## How do I convert OpenCV-C++ code with pointers to JAVA?

I’m currently translating some C++ code into Java for use in Android applications. However, I stumbled upon some tricky C++ code (C++ is not my primary language either). Below is the C++ code. This function calculates the image gradient (grayscale) in the openCV imageFrame.

```
cv::Mat computeMatXGradient(const cv::Mat &mat) {
cv::Mat out(mat.rows,mat.cols,CV_64F);
for (int y = 0; y < mat.rows; ++y) {
const uchar *Mr = mat.ptr<uchar>(y);
double *Or = out.ptr<double>(y);
Or[0] = Mr[1] - Mr[0];
for (int x = 1; x < mat.cols - 1; ++x) {
Or[x] = (Mr[x+1] - Mr[x-1])/2.0;
}
Or[mat.cols-1] = Mr[mat.cols-1] - Mr[mat.cols-2];
}
}
```

In this code, I don’t know how to interpret the first two lines in the first loop:

```
const uchar *Mr = mat.ptr<uchar>(y);
double *Or = out.ptr<double>(y);
```

What is done here and how do I translate it into Java code? I looked at the “mat.ptr<>()” function, but that wasn’t very helpful either. (The documentation can be found here .) Basic information about pointers (like here ) I’ve read it, but I still don’t understand how to read the lines above. Aside from the pointers used, I’m not quite sure what to do with the “uchar” type in use. How does this translate to Java?

The entire code can be found here .

I’ve looked at ways to implement the Matlab gradient function from scratch, but this seems much more difficult. (Yes, there are already topics about this (e.g. here ), but the thread doesn’t provide an actual answer on how to do this.) )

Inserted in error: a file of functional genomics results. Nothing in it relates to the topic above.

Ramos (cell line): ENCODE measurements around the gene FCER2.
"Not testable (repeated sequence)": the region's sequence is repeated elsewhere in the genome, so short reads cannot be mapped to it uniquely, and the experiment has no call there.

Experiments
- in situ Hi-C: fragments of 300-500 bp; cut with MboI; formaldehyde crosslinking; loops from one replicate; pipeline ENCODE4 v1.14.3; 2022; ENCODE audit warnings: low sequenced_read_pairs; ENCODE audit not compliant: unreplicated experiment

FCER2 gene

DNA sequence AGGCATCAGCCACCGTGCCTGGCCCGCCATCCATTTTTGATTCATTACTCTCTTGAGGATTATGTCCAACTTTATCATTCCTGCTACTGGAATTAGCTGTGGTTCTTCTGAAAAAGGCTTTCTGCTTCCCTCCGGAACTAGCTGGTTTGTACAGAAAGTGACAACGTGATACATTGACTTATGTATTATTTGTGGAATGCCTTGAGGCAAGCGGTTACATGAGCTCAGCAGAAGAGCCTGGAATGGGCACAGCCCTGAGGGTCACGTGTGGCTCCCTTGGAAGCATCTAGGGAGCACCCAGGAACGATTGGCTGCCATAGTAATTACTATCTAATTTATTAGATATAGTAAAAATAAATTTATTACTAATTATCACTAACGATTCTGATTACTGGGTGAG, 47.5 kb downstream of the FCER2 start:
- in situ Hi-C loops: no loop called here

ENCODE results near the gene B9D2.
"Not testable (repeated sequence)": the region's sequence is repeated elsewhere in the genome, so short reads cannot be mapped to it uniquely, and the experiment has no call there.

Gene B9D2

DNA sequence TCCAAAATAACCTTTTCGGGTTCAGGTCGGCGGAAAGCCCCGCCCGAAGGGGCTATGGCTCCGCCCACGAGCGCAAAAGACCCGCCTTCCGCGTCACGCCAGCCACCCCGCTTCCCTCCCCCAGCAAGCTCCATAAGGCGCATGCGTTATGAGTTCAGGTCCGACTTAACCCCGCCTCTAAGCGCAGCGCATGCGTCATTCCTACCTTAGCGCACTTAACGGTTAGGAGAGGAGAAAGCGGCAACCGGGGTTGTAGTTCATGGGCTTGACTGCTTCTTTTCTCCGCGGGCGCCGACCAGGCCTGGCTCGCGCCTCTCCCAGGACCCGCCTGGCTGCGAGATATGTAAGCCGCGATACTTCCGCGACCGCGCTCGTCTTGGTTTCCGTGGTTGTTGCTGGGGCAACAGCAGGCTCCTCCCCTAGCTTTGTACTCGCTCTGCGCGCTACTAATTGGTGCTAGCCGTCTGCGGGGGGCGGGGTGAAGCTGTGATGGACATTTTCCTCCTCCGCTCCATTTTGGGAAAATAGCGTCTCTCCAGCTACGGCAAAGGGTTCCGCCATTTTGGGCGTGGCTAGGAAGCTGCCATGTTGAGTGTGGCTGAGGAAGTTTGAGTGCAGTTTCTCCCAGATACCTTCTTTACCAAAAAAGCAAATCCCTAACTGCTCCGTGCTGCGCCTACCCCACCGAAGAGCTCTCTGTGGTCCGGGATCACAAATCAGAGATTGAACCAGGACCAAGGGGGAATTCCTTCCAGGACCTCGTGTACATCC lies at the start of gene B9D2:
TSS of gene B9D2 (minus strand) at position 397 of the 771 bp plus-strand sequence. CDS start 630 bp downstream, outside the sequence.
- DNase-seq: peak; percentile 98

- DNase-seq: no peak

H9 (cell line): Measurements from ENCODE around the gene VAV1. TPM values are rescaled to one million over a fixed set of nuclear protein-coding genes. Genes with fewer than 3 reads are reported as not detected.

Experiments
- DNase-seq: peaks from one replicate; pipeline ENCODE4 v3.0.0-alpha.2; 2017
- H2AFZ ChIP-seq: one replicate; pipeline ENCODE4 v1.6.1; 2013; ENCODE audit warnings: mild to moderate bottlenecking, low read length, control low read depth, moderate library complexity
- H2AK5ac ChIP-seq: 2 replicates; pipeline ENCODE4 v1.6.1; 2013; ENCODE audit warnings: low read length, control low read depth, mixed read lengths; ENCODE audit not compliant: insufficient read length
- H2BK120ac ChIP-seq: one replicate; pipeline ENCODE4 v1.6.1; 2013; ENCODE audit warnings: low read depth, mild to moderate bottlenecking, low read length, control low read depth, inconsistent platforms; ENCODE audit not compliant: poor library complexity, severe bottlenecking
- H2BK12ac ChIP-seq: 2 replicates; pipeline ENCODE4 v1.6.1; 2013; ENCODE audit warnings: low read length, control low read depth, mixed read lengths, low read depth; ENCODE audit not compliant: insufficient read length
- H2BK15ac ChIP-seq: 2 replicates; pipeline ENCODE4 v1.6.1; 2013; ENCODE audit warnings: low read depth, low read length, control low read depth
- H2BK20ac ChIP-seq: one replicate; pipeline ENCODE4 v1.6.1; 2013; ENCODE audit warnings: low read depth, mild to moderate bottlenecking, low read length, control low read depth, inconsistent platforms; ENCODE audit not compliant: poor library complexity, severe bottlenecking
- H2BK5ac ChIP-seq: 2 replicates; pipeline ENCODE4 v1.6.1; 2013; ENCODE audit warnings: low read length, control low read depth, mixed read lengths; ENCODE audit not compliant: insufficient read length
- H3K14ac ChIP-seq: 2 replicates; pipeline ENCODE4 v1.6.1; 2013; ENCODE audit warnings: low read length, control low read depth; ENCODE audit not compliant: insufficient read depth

I really hope someone can explain how to handle the above C++ structure in Java. So far, I’ve done all the possible research I can, but I just don’t know how to do it in Java.

Thanks in advance!

Edit; Finally, I’ve been able to get it to work by using a double for loop. The code is as follows. However, it is much less efficient. On the Galaxy Tab4, the processing rate is only about 1 frame per second. I didn’t expect to get perfect results, but I wish it would be a little faster. Does anyone know if the code below could be done more efficiently? Even the smallest change will be huge because there are about six such double for loops in the algorithm.

```
private static Mat computeXGradient (Mat mat) {
//Mat output = new Mat(mat.rows(), mat.cols(), CvType.CV_64F);
Mat output = new Mat(mat.rows(), mat.cols(), CvType.CV_32F);
for (byte y = 0; y < mat.rows(); ++y) {
Mat mr = mat.row(y);
output.put(y,0, mr.get(0,1)[0] - mr.get(0,0)[0]);
for (byte x = 1; x < mat.cols() - 1; ++x) {
output.put(y,x, (mr.get(0,x+1)[0] - mr.get(0,x-1)[0])/2.0);
}
}
return output;
}
```

I’ve implemented multithreading (actually forcing more processors) and as you can see, I’ve also reduced the size of the Mat object I’m using.

Edit; After adjusting the resolution, the frame rate rises to a very acceptable level. Hopefully, this change won’t have much impact on spatial performance, but we’ll see that.

### Solution

`mat.ptr(y)`

Get the yth row from the matrix.

Similarly,`out.ptr(y)`

get the yth row from the output matrix.

As far as translation is concerned, you can create a Row class in Java or just return an array from the ptr function.

If you don’t already provide a Matrix class, you can make Row a generic type, just as this library does. (e.g. `Row<Integer>`

)

`uchar`

(unsigned char) roughly translates to `byte`

in Java. It is an 8-bit (signed) integer value. If you want to ensure that you can use the entire 0-255 range, use int instead.